Get to Know the Lightning Web Components OSS Recipes Sample App

Using the Recipes Sample App

Now that the app is deployed, let’s dive in and see how it works. 

Each tile in the app is a recipe that shows you how to code for a particular task in 30 lines of code or less. The menu items on the left represent groups of recipes. For example, the Hello menu has recipes that show the basic framework functionality, and the Misc menu has recipes that show how you can make REST API calls or share JavaScript code between different components.

There are a couple of ways in which you can access the source code of a recipe.

  1. Click the View Source link that takes you directly to the source code on GitHub.
  2. Use an integrated development environment (IDE) of your choice to view the corresponding source code. The name of the component corresponds to the tile heading.

Let’s take a look at a few of our recipes in each group. 

LWC OSS Recipes App running locally on localhost:3001


The first few recipes in the Hello menu show you what a basic Lightning web component structure looks like, how data binding works, and how you can leverage the standard HTML events to build interactive components.


The HelloBinding recipe shows how an input field’s value can be bound to a JavaScript property, and how changing its value automatically updates the UI. With the Recipes App open

  1. Click the Hello menu.
  2. Locate the HelloBinding card.
  3. Update the text in the Name field.
  4. The message on top of the field changes immediately to show the updated name.


The HTML elements in a component can be hidden or shown based on different criteria like a user action, data availability, occurence of an error, and so on. To see how you can conditionally hide and show elements, let’s focus on the HelloConditonalRendering recipe.

  1. Locate the HelloConditonalRendering card.
  2. Check the Show Details checkbox.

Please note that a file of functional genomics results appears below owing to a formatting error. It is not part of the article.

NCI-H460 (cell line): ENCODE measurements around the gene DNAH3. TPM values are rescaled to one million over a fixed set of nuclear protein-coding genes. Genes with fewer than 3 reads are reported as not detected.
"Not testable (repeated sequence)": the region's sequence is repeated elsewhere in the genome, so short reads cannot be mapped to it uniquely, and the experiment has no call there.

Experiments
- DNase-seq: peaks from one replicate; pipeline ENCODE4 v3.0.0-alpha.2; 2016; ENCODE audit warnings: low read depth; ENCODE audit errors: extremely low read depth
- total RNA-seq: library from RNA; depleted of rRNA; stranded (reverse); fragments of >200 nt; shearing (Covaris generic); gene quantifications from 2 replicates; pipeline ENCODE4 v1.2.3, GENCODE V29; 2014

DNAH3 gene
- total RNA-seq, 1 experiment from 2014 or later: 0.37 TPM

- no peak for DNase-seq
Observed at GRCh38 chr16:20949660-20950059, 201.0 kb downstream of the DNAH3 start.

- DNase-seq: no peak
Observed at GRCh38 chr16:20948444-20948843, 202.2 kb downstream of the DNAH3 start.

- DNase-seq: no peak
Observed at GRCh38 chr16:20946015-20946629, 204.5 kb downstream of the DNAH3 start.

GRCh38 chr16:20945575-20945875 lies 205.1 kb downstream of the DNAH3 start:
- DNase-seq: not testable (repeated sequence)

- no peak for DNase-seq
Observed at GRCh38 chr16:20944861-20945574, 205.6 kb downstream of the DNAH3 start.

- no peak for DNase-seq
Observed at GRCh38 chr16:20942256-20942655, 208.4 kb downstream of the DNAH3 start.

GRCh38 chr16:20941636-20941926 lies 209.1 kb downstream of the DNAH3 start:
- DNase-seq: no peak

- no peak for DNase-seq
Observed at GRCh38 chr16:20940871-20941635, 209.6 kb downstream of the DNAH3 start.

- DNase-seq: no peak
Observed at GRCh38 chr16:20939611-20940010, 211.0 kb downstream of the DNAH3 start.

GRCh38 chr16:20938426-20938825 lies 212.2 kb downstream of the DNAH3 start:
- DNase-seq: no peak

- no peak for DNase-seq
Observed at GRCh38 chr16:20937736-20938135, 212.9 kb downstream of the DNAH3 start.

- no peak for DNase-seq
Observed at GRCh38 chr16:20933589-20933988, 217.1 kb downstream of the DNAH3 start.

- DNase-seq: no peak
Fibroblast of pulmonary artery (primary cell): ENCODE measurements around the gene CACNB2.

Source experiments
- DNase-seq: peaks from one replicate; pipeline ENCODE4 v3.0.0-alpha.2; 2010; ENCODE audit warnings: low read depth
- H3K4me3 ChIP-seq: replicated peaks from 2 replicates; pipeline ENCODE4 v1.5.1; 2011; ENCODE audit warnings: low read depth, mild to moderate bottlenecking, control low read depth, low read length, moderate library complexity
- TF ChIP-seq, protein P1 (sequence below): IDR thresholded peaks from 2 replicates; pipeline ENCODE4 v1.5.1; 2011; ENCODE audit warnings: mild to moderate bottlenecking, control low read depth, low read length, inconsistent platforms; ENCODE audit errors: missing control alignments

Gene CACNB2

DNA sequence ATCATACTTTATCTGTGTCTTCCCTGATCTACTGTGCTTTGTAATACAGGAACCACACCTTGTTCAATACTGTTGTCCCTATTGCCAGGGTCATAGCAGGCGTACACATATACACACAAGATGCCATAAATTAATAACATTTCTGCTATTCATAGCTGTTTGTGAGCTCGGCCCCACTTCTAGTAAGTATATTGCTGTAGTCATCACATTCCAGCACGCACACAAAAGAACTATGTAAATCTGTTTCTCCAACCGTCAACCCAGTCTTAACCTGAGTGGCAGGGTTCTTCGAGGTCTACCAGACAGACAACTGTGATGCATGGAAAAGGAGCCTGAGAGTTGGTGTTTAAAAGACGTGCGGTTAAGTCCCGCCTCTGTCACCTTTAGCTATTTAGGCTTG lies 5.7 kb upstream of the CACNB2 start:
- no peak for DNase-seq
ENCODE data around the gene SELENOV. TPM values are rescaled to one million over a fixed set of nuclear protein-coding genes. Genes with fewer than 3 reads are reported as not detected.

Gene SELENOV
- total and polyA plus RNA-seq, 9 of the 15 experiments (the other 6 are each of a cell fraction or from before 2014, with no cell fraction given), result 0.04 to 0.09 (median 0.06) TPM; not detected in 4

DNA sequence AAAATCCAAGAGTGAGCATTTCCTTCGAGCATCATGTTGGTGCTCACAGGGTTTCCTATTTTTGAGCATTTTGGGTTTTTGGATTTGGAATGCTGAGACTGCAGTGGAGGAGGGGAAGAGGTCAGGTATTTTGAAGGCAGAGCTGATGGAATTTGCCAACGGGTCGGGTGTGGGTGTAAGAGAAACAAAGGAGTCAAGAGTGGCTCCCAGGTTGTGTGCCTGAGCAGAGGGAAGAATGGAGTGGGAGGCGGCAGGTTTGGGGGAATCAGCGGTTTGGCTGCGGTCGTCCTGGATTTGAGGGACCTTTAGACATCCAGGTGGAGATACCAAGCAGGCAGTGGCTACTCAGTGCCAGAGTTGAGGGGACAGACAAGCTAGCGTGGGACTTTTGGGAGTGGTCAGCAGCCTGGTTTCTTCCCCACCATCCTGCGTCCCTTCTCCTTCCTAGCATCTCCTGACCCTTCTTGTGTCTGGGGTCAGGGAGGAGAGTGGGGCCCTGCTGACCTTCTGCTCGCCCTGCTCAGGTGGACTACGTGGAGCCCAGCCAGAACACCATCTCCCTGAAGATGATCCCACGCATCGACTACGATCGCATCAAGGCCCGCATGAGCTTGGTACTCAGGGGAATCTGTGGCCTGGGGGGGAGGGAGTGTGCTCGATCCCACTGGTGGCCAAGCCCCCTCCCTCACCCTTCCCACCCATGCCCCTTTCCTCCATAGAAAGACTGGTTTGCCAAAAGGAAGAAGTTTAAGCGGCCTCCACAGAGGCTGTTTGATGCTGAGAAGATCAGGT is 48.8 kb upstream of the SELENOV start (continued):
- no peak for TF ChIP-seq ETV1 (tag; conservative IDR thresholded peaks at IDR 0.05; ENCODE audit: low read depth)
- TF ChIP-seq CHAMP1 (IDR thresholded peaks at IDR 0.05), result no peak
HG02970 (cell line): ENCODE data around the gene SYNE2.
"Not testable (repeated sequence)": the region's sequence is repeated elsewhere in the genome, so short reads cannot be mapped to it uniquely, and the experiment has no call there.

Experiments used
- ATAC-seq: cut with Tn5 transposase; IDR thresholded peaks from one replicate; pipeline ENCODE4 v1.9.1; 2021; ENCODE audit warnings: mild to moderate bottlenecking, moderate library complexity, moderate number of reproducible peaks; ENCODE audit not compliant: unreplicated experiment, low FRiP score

3. An element with the text “These are the details!” appears.

This conditional rendering of elements is achieved using the if:true and if:false directives, which are added as attributes to the element that has to be rendered conditionally. This directive uses the Boolean value of a JavaScript property. Whenever the property’s value changes, the template is automatically rerendered to show/hide the element.


Components are building blocks of a page or an app. You can also assemble components together to make other components. 


To see component composition in action, let’s use the CompositionBasics recipe.

  1. Click the Composition menu.
  2. Locate the CompositionBasics card.

This recipe component includes two child components.

  • The ContactTile component, highlighted in red.
  • The ViewSource component, highlighted in green. This links a recipe to its source code.

Screenshot highlighting the two child components in the CompositionBasics component

In LWC HTML templates, we follow the kebab case notation of a component’s name when embedding it inside another component. So to embed the contactTile component of the recipe namespace, we write <recipe-contact-tile> in the CompositionBasics’ template.